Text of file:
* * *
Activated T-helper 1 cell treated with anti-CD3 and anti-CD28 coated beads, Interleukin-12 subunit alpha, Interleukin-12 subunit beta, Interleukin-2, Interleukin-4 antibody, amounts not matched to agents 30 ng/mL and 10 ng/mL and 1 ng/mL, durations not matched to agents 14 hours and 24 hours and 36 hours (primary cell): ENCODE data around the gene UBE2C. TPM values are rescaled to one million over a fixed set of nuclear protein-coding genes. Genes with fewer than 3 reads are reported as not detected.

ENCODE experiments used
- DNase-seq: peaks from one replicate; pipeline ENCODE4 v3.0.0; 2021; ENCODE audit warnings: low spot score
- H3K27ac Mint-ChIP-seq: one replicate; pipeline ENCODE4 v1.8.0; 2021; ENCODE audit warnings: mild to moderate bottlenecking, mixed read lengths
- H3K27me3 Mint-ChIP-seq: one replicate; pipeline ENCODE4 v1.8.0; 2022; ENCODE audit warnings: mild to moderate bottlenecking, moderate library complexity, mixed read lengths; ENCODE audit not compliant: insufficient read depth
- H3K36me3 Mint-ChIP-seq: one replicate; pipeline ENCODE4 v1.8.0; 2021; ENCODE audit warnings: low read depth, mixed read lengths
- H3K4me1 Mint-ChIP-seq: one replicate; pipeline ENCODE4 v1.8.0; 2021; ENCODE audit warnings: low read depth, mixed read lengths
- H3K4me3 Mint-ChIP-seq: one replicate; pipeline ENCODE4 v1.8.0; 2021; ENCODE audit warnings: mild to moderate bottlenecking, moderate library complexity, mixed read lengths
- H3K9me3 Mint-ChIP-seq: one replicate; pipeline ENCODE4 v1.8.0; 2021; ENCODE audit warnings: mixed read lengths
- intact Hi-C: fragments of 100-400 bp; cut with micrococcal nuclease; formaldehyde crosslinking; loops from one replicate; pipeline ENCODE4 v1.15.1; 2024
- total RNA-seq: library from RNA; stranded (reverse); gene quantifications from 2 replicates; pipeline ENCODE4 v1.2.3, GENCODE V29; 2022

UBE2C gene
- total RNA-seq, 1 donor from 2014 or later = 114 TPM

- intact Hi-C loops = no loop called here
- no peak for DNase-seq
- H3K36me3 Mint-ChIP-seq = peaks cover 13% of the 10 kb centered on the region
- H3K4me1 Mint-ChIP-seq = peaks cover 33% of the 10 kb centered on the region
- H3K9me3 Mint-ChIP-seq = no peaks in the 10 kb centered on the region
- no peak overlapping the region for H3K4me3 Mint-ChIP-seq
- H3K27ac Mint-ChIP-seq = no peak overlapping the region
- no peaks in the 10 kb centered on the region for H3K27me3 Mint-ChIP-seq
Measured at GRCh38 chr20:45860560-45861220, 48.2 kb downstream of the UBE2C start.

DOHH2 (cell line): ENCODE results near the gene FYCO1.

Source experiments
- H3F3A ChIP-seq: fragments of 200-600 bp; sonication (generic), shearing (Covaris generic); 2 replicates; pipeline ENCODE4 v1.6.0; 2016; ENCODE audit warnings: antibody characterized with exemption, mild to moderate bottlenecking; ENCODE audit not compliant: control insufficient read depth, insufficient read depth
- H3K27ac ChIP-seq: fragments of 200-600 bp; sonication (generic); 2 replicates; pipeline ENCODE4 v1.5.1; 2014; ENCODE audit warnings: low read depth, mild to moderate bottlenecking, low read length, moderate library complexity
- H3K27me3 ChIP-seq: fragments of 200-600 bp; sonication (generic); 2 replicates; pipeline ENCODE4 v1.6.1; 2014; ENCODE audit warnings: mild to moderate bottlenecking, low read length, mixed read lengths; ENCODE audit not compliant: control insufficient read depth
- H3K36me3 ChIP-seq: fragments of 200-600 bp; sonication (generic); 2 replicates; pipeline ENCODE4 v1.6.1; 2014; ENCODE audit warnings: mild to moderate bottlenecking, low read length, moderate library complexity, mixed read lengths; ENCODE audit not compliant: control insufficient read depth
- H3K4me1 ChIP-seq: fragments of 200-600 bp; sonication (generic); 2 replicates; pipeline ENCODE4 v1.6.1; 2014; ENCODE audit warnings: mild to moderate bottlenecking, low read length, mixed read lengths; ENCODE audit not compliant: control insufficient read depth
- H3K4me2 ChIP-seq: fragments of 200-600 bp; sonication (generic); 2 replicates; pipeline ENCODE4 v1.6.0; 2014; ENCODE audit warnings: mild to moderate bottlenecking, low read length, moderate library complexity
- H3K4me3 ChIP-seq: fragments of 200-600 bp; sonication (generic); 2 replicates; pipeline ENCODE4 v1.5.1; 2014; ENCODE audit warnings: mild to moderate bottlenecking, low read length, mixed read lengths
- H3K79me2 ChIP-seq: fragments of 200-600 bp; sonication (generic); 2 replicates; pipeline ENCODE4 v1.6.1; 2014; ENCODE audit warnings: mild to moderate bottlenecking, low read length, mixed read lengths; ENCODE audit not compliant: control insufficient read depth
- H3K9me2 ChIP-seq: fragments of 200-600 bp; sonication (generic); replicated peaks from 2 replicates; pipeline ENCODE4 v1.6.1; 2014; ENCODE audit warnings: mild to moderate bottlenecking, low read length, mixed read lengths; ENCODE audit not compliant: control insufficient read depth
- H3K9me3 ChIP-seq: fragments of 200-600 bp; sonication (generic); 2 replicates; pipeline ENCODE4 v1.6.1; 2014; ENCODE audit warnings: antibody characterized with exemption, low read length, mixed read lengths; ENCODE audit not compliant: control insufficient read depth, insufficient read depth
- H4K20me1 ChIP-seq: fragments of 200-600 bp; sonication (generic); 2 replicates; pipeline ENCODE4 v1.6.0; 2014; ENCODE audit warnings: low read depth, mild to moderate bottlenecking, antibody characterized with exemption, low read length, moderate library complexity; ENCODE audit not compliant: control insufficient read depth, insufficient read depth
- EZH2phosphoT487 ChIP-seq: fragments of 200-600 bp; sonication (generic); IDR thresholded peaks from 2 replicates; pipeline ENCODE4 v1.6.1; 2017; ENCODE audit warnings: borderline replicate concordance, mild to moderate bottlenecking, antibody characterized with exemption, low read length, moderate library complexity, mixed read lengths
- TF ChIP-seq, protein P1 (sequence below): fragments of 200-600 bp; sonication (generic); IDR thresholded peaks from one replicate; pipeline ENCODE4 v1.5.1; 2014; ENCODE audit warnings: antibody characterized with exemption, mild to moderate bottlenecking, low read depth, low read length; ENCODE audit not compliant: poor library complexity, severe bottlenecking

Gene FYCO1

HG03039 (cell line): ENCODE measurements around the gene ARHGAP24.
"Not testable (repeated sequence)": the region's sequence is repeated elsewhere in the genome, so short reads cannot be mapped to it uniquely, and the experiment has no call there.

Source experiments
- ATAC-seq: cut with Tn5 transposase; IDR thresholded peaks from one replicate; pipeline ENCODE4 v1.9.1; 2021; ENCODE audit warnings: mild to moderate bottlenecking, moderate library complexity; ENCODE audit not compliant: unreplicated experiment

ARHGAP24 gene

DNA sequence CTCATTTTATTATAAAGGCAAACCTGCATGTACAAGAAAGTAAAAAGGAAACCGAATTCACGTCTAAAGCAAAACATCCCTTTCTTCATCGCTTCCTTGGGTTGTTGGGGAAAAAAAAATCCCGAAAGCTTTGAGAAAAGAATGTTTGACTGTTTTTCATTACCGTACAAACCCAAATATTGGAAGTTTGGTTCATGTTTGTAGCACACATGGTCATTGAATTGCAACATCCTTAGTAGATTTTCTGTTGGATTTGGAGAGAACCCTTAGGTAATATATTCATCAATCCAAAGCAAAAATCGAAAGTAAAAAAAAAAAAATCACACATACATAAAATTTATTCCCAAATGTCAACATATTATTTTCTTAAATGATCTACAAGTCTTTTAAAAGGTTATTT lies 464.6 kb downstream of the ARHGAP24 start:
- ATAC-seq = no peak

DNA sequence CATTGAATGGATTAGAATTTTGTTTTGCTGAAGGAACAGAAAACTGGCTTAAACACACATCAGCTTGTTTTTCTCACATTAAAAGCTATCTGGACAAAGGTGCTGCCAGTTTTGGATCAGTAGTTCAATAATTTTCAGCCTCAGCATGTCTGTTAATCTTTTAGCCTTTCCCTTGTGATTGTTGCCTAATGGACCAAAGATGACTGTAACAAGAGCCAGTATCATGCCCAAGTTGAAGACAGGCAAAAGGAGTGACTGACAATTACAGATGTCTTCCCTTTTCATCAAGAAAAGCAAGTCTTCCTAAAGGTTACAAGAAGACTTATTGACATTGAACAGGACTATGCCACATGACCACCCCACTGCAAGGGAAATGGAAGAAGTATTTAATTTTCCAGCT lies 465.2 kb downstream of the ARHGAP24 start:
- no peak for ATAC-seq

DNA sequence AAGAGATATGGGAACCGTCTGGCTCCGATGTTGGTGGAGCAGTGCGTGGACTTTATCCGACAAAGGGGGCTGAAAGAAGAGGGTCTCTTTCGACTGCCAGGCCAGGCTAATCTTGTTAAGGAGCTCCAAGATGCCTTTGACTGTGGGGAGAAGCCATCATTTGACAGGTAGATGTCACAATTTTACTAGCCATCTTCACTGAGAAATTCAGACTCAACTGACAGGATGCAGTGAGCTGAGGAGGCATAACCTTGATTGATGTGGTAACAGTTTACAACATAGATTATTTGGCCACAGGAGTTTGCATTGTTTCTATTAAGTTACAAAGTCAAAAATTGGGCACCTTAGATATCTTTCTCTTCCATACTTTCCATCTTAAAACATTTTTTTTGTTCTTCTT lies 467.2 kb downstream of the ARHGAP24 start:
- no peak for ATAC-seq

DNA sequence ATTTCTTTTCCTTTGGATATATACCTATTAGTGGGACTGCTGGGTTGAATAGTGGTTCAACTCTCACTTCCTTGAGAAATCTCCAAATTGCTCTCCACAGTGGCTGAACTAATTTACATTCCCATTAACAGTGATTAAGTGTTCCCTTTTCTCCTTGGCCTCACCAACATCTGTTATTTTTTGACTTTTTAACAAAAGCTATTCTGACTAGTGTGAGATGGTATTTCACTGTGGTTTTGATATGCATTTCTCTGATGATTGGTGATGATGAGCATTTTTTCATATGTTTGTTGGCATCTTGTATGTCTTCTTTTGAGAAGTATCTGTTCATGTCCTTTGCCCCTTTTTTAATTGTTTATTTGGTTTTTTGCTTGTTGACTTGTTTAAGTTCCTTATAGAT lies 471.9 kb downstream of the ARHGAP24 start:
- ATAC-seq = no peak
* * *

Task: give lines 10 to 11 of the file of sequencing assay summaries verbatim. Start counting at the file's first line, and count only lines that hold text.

- intact Hi-C: fragments of 100-400 bp; cut with micrococcal nuclease; formaldehyde crosslinking; loops from one replicate; pipeline ENCODE4 v1.15.1; 2024
- total RNA-seq: library from RNA; stranded (reverse); gene quantifications from 2 replicates; pipeline ENCODE4 v1.2.3, GENCODE V29; 2022